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    That's a typical response from the "front desk folks" when you call a gun company. Risk of liability is so high nowadays that they are extremely hesitant to give you any information to DIY your gun into a potentially unsafe condition.

    You have to remember, they have to consider the lowest common denominator customer (read: morons), and while that may not be you, they have no way of knowing that.

    I saw in another thread that you are comparing your Colt's hammer cocking effort with a Dan Wesson. Colts come with a factory standard 23 lb. mainspring. Often, people swap out to a lighter mainspring in an effort to reduce trigger pull weight (it doesn't really make that big of a difference in that area). If your DW has a 18 or 19 lb. mainspring, or lighter, then that is what you might be feeling.

    I'm hesitant to believe there is something wrong with your gun, based on the fact that it shoots and functions well.

    If'n it were me, I wouldn't worry about it. You're getting wrapped around the axle for nothing.
     
  23. TimboKhan

    TimboKhan Moderator

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    Personally, I feel like Jim Watson probably hit the nail on the head. Gunnies are fascinated with stuff like this, telephone cs reps are not. Someone there obviously knows the answer, but it isn't the girl on the phone or anyone in the call center!!!

    Sent from my DROID RAZR using Tapatalk 2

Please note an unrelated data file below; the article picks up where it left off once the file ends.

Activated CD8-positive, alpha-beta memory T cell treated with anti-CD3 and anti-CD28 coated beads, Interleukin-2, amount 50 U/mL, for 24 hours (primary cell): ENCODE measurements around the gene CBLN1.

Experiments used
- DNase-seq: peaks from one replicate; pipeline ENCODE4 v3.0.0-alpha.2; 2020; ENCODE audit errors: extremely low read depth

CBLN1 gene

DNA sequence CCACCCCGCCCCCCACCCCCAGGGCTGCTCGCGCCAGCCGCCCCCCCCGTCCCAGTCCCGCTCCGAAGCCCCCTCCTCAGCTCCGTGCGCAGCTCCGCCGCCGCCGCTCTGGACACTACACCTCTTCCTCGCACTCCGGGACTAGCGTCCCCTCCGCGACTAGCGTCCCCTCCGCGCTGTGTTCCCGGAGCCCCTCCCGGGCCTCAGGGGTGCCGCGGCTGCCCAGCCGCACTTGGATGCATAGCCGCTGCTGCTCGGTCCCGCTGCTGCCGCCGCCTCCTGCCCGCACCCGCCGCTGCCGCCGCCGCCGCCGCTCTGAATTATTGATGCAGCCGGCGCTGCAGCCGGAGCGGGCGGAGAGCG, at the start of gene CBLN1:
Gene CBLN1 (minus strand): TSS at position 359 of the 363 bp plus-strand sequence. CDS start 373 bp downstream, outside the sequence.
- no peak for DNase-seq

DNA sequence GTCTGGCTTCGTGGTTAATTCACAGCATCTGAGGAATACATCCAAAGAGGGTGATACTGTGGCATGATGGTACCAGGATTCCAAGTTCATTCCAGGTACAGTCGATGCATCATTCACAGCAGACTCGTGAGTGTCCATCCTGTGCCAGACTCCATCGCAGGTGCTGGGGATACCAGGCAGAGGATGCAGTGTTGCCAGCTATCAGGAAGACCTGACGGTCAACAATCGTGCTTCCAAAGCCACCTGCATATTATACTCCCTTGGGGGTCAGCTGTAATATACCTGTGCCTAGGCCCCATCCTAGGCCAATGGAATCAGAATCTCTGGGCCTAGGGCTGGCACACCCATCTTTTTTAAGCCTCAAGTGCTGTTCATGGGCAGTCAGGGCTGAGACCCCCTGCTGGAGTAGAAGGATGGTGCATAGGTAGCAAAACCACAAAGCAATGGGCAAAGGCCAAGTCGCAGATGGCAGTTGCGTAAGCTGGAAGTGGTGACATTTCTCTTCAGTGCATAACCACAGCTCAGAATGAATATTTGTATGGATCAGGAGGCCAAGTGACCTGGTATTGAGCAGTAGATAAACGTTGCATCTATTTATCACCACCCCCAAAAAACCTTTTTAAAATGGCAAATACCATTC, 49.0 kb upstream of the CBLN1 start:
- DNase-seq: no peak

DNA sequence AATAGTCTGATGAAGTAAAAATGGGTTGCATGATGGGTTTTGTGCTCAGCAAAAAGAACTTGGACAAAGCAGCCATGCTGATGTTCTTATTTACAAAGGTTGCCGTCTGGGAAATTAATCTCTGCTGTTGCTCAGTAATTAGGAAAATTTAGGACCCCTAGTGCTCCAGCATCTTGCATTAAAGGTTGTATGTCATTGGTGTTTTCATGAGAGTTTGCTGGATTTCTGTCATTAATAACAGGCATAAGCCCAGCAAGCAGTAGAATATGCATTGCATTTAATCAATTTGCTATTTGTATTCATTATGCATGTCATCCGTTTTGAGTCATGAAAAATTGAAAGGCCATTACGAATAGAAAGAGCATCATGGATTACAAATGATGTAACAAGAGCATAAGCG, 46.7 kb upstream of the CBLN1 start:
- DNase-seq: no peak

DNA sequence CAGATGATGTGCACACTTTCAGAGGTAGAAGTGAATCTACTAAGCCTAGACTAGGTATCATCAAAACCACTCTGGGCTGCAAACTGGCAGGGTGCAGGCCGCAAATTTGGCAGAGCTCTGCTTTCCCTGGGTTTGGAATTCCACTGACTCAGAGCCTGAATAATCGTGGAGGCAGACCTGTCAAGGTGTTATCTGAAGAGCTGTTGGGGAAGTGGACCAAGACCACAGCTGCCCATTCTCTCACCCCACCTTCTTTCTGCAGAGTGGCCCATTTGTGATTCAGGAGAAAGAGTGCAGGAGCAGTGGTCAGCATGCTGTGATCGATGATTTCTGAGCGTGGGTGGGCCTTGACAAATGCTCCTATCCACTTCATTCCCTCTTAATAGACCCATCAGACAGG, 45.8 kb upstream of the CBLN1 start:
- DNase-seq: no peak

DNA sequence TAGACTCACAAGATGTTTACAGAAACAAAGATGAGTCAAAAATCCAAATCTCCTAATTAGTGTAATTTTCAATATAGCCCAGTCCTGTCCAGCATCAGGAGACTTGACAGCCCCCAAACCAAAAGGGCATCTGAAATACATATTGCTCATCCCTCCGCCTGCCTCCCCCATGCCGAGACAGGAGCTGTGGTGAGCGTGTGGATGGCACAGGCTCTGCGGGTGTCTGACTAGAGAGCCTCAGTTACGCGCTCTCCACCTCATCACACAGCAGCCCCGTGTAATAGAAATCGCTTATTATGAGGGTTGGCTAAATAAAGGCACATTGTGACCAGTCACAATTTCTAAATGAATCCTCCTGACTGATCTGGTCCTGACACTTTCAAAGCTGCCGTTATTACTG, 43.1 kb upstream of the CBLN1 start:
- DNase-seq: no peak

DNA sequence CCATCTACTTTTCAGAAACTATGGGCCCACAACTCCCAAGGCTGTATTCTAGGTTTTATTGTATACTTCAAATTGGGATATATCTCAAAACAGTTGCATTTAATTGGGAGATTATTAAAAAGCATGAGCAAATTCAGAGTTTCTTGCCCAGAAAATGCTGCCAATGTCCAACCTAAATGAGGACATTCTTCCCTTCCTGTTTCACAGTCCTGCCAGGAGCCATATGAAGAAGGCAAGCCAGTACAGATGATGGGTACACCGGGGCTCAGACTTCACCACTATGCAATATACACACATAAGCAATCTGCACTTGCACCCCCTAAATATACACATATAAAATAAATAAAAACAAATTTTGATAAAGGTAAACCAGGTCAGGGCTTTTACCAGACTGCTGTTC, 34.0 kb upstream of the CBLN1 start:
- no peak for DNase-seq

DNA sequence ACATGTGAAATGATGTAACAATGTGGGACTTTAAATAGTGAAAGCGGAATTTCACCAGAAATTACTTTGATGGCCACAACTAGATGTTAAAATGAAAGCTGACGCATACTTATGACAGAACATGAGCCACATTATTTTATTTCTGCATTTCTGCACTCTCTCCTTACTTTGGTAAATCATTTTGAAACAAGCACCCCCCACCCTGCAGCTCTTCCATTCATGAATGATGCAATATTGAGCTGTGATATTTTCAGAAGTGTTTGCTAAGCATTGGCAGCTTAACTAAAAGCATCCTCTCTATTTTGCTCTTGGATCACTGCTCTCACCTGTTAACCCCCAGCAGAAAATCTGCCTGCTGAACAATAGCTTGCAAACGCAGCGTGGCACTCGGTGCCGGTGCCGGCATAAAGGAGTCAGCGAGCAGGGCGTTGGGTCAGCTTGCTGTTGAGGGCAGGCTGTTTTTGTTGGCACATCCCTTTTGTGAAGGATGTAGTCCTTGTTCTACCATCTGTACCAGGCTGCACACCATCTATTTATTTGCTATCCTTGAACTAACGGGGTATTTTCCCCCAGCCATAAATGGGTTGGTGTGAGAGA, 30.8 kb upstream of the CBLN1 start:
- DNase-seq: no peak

24. Skribs

    Skribs Member

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    But I'd expect someone at the call center to have access to that information, whether it be via documentation or a SME they can contact. I work at an IT help desk, and there are lots of calls that I don't immediately know the answer to, but I always know who to call to find out.

    Even still, "we don't disclose that information" is a bit ridiculous. It would be like me calling a movie theater and asking "how many seats do you have in theater 5" (say I wanted to do a large youth outing or have a business meeting) and them replying "that's sensitive company information."
     
  25. Skylerbone

    Skylerbone Member

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    Haven't read my Colt Owner's Manuals but I would bet somewhere in there are directions for slide removal and cleaning procedures. Most other manuals I've read halt the owner at this step and do not recommend further disassembly, another possible reason for not referencing the spring "weight". The print I have mentions only the acceptable limits based on compressed length.

    If you care to experiment a bit, call up the other manufacturers and ask what their OEM weight is and why.